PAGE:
147 F.3d 498
UNITED STATES of America, Plaintiff-Appellee,
Jason E. KUSHMAUL, Defendant-Appellant.
United States Court of Appeals,
Argued March 31, 1998.
Decided June 19, 1998.
Jeffrey E. Theodore (argued and briefed), Asst. U.S. Attorney, Office of the U.S. Attorney for the Western Dist. of Michigan, Grand Rapids, MI, for Plaintiff-Appellee.
Sharon A. Turek (argued and briefed), Federal Public Defenders Office, Grand Rapids, MI, for Defendant-Appellant.
Before: RYAN, COLE, and GILMAN, Circuit Judges.
RYAN, Circuit Judge.
The defendant, Jason Kushmaul, appeals from the sentence imposed following his plea of guilty to robbery from a federally insured bank, accompanied by assault with a dangerous weapon, in violation of 18 U.S.C. § 2113(a), (d). He contends that the district court incorrectly found that he had "otherwise used" a dangerous weapon in the course of the robbery, assigning him a four-level increase under the sentencing guidelines. We agree that this was error.
During the summer of 1996, defendant Jason Kushmaul and his friend Christopher Heal decided to "rob a bank." Their target was the Old Kent Bank in Barryton, Michigan. Early in the morning on August 23, 1996, Kushmaul and Heal, wearing sunglasses, hats, and masks, were hiding in shrubbery near the back door of Old Kent Bank. When the first bank teller arrived for work, Heal emerged from the bushes with a hunting knife visible in his hand. Kushmaul was close behind, carrying a 34-inch wooden baseball bat. They instructed the teller to open the door, and Kushmaul posted himself inside the bank, awaiting the next employee, because the first employee advised Kushmaul and Heal that two people were needed to open the vault.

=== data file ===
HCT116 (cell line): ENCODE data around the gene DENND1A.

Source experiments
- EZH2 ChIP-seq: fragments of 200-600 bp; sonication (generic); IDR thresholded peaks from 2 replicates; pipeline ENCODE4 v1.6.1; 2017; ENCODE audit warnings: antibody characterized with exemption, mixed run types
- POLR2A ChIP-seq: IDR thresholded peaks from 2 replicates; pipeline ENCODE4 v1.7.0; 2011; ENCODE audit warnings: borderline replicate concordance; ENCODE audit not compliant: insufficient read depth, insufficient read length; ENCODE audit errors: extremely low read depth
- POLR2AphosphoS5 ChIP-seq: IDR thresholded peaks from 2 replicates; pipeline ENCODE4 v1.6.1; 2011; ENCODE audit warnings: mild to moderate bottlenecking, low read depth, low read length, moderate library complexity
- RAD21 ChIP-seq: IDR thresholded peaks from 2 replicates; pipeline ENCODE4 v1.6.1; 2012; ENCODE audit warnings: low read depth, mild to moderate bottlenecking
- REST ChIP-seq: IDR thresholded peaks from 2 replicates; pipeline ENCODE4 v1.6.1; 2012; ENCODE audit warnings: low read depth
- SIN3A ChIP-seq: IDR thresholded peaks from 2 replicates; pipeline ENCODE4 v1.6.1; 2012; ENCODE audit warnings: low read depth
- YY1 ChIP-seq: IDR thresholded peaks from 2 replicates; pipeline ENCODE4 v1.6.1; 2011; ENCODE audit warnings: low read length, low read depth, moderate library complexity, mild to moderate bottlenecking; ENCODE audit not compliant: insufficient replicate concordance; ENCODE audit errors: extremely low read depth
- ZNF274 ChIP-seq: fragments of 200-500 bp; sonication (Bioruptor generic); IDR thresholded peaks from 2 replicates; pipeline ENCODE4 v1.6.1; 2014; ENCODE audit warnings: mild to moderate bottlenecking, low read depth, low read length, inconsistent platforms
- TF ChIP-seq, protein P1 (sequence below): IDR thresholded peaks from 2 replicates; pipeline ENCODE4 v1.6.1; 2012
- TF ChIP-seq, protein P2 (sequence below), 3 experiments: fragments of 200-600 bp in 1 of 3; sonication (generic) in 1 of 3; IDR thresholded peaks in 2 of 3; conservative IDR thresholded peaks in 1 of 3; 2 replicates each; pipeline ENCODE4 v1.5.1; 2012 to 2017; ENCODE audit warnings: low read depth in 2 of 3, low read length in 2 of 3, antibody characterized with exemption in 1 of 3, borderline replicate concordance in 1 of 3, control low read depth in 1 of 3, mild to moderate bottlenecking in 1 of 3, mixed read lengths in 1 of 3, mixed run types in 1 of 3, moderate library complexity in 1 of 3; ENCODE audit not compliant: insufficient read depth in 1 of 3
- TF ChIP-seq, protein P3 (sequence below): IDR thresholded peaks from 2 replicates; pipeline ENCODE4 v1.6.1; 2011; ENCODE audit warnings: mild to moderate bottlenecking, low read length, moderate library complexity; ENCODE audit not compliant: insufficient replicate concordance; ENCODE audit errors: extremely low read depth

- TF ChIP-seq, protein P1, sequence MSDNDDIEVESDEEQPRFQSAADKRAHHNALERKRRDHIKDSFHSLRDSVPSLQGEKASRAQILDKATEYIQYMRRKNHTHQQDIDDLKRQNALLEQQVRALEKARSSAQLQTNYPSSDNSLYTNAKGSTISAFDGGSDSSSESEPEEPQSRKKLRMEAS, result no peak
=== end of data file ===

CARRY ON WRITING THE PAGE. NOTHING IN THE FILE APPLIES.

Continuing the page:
Heal took the first teller to the front of the bank to guard her. When, about 15 minutes later, a second teller arrived, Kushmaul brought her to the front of the bank as well. The tellers dialed the combination lock for the vault, but informed Kushmaul and Heal that there would be a 15-minute delay. Kushmaul and Heal instructed the tellers to lie on their stomachs on the floor, and then bound them with duct tape. Kushmaul returned to the back of the bank to watch for any additional arriving employees.
The central question in this appeal involves Kushmaul's treatment of the third employee to arrive that morning. When this woman entered the bank and assessed the situation, she screamed. According to the presentence report prepared by the probation office, Kushmaul "physically forced [the teller] to the floor." And "[a]lthough he did not raise the bat as though he was going to hit her, he held it in one hand while pushing her to the floor with the other." Further, "[d]uring this confrontation, the victim recalls Kushmaul stating, 'Shut-up [sic] and I won't hurt you[,]' or 'Be quiet and I won't hurt you.' " It is undisputed, however, that the employee suffered no significant physical injury as a result of this incident. Afterwards, she, like the others, was taken to the front of the bank and bound with duct tape.